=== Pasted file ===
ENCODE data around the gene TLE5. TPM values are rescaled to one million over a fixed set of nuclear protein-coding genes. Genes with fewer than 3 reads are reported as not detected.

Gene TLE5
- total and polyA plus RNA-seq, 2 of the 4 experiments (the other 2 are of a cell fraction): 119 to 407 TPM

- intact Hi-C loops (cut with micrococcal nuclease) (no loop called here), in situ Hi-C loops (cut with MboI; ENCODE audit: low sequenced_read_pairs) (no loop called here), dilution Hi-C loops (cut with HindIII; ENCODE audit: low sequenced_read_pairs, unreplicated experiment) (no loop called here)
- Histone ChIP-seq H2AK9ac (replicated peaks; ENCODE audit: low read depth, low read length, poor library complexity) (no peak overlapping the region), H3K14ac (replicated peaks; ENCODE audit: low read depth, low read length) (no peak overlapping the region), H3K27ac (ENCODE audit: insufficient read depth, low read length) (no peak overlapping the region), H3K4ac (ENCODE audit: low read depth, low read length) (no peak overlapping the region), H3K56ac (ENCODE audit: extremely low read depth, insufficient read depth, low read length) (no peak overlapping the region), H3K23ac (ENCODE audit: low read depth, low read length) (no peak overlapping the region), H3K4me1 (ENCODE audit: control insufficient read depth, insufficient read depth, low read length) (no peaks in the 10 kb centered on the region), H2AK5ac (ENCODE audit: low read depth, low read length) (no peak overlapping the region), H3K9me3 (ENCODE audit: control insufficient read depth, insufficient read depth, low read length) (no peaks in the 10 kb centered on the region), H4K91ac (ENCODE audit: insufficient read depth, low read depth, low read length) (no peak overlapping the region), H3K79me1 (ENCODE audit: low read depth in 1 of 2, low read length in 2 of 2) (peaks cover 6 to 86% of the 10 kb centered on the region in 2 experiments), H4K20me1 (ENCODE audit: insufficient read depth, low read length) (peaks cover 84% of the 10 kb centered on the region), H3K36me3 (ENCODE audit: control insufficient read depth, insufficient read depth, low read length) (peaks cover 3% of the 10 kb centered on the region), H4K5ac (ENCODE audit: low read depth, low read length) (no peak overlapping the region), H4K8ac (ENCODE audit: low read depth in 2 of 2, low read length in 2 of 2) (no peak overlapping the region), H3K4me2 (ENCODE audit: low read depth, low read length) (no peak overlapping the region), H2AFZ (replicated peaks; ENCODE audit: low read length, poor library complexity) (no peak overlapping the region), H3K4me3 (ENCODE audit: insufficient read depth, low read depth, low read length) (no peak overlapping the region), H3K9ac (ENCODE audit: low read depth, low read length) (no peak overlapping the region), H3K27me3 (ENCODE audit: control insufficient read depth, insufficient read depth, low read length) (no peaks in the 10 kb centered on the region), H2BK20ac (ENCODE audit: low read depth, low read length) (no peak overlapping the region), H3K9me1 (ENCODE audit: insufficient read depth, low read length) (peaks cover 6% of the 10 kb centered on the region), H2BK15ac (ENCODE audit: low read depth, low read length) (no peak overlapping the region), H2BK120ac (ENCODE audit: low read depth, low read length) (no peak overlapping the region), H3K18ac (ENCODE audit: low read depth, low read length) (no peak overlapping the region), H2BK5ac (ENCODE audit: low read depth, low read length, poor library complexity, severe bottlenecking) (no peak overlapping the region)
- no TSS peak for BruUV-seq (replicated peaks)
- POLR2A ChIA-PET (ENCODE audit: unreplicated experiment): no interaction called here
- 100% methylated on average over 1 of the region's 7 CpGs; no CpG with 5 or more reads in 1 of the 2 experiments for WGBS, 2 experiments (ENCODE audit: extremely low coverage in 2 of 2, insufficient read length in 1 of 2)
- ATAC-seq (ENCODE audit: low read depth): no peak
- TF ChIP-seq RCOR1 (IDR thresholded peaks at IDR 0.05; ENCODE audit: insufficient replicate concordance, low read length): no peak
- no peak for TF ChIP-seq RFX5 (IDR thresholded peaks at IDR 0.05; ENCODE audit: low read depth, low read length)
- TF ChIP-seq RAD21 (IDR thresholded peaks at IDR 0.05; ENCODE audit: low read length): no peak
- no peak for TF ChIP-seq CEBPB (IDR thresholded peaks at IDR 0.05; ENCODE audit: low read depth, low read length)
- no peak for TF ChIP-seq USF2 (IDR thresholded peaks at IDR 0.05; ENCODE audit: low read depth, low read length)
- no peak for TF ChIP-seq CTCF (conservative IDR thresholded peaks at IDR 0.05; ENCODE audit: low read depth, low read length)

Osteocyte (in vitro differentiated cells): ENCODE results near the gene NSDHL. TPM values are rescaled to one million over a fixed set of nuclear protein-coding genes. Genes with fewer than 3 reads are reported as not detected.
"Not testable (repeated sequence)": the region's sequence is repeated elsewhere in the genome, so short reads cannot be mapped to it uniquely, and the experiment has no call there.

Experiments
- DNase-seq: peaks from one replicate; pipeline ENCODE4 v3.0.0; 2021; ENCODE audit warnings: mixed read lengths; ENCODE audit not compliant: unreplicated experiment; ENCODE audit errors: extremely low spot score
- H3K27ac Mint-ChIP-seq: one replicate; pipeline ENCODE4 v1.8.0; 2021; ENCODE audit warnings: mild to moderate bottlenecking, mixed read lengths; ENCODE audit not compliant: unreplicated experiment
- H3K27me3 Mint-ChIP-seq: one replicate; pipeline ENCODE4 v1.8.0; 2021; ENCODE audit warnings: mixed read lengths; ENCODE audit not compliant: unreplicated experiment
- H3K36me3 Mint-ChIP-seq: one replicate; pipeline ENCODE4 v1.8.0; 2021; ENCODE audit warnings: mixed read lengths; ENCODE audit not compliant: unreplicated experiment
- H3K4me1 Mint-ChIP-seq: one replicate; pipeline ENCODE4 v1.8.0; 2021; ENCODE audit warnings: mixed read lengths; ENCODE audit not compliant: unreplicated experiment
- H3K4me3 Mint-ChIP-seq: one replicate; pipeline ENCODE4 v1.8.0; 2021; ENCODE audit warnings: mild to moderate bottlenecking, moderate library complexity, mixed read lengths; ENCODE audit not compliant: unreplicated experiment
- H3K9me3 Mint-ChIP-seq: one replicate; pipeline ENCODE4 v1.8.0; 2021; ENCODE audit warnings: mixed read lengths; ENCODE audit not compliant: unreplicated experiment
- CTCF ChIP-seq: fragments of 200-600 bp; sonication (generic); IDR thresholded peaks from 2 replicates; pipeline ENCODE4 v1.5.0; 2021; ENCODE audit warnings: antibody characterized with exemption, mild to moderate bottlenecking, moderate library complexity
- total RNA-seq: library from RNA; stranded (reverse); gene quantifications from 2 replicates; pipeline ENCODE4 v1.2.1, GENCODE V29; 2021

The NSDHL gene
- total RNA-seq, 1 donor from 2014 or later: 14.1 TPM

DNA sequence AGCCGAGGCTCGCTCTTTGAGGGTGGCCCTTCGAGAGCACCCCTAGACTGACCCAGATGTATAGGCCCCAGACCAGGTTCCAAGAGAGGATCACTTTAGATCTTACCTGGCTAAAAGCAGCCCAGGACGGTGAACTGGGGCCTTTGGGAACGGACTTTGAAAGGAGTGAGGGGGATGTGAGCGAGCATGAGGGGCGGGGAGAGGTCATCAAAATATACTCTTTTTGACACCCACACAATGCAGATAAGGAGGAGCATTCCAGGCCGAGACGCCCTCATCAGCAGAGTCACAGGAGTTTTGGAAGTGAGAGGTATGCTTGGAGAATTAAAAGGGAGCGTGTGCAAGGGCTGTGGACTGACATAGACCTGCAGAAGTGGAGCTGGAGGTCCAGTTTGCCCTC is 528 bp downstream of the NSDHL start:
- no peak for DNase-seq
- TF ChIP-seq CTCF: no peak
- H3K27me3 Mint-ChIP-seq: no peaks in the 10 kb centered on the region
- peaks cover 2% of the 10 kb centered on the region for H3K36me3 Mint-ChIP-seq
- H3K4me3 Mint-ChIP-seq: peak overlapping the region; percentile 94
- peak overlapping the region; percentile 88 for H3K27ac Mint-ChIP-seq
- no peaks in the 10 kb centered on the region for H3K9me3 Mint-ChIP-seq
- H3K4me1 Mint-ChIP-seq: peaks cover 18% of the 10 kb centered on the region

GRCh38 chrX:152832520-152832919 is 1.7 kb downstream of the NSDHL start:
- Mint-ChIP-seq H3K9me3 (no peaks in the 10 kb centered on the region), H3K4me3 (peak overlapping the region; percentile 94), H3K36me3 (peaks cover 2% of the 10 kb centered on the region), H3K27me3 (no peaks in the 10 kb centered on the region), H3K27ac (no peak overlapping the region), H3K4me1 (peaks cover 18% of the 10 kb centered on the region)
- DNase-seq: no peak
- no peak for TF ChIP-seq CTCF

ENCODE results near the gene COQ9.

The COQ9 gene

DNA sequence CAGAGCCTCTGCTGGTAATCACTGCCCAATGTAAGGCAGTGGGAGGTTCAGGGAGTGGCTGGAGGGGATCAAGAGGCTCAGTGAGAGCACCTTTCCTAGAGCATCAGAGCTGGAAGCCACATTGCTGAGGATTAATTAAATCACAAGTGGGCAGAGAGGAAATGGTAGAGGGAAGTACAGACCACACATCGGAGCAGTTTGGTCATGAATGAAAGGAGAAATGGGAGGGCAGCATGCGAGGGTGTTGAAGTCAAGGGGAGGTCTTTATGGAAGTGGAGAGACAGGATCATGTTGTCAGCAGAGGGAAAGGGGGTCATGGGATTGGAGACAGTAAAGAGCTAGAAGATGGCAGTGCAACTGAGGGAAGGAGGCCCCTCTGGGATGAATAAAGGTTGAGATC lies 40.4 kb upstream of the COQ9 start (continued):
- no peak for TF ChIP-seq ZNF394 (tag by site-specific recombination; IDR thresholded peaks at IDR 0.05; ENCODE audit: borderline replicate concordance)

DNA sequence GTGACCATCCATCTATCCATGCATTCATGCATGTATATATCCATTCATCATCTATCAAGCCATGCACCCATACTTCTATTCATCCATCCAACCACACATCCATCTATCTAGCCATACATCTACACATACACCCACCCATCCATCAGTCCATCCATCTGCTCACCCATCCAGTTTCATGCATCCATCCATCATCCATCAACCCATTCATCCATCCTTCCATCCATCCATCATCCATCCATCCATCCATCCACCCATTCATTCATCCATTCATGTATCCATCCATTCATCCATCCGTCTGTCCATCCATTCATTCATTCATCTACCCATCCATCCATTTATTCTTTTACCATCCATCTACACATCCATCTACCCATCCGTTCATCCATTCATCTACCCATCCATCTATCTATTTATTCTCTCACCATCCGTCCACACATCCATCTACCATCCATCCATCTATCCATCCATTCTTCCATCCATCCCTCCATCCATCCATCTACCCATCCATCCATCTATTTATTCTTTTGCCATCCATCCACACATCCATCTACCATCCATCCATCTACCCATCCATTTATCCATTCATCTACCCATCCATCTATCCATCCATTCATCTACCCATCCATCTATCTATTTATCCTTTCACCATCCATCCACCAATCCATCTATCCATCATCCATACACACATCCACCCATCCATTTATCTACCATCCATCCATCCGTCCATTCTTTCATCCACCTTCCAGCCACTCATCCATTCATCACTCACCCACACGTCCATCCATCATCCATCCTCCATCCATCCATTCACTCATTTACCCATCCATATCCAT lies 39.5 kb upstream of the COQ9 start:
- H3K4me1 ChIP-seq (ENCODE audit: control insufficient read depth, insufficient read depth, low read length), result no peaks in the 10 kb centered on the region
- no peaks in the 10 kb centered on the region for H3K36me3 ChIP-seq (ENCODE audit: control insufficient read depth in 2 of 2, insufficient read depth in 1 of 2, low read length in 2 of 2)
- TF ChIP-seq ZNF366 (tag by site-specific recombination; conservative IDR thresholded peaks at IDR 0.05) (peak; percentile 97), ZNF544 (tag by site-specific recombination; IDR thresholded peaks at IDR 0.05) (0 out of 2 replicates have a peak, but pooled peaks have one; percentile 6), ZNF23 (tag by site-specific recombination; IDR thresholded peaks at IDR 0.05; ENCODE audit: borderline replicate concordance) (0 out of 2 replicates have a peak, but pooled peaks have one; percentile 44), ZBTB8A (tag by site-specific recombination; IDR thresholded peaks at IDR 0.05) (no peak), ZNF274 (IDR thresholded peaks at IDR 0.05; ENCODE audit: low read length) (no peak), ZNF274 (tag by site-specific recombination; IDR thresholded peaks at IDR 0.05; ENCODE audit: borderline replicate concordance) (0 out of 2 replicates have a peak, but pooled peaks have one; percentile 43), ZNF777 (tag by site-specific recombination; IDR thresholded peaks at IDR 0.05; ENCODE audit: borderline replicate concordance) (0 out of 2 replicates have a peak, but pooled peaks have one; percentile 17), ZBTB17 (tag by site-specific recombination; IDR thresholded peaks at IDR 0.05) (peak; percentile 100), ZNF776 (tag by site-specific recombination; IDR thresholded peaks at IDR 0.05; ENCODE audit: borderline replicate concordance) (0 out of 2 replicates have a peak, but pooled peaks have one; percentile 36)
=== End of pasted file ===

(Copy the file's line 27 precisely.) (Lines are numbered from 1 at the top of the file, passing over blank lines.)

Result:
- total RNA-seq: library from RNA; stranded (reverse); gene quantifications from 2 replicates; pipeline ENCODE4 v1.2.1, GENCODE V29; 2021